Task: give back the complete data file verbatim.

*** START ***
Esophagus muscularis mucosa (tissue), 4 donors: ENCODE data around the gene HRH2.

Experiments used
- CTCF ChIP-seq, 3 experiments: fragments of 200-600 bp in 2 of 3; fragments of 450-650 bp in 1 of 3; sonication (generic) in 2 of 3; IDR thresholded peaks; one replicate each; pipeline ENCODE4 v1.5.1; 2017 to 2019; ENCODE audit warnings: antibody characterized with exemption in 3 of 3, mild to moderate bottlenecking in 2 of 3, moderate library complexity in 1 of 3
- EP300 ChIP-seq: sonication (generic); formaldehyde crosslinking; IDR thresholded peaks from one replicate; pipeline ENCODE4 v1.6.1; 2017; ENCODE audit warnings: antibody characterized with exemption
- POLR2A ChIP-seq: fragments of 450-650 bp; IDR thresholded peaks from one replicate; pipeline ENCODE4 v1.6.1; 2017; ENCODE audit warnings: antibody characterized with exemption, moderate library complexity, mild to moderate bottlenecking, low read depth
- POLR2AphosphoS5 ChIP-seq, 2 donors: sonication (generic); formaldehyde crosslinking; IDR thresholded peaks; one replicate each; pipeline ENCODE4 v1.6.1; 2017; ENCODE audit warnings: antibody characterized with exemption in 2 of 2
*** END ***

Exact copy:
Esophagus muscularis mucosa (tissue), 4 donors: ENCODE data around the gene HRH2.

Experiments used
- CTCF ChIP-seq, 3 experiments: fragments of 200-600 bp in 2 of 3; fragments of 450-650 bp in 1 of 3; sonication (generic) in 2 of 3; IDR thresholded peaks; one replicate each; pipeline ENCODE4 v1.5.1; 2017 to 2019; ENCODE audit warnings: antibody characterized with exemption in 3 of 3, mild to moderate bottlenecking in 2 of 3, moderate library complexity in 1 of 3
- EP300 ChIP-seq: sonication (generic); formaldehyde crosslinking; IDR thresholded peaks from one replicate; pipeline ENCODE4 v1.6.1; 2017; ENCODE audit warnings: antibody characterized with exemption
- POLR2A ChIP-seq: fragments of 450-650 bp; IDR thresholded peaks from one replicate; pipeline ENCODE4 v1.6.1; 2017; ENCODE audit warnings: antibody characterized with exemption, moderate library complexity, mild to moderate bottlenecking, low read depth
- POLR2AphosphoS5 ChIP-seq, 2 donors: sonication (generic); formaldehyde crosslinking; IDR thresholded peaks; one replicate each; pipeline ENCODE4 v1.6.1; 2017; ENCODE audit warnings: antibody characterized with exemption in 2 of 2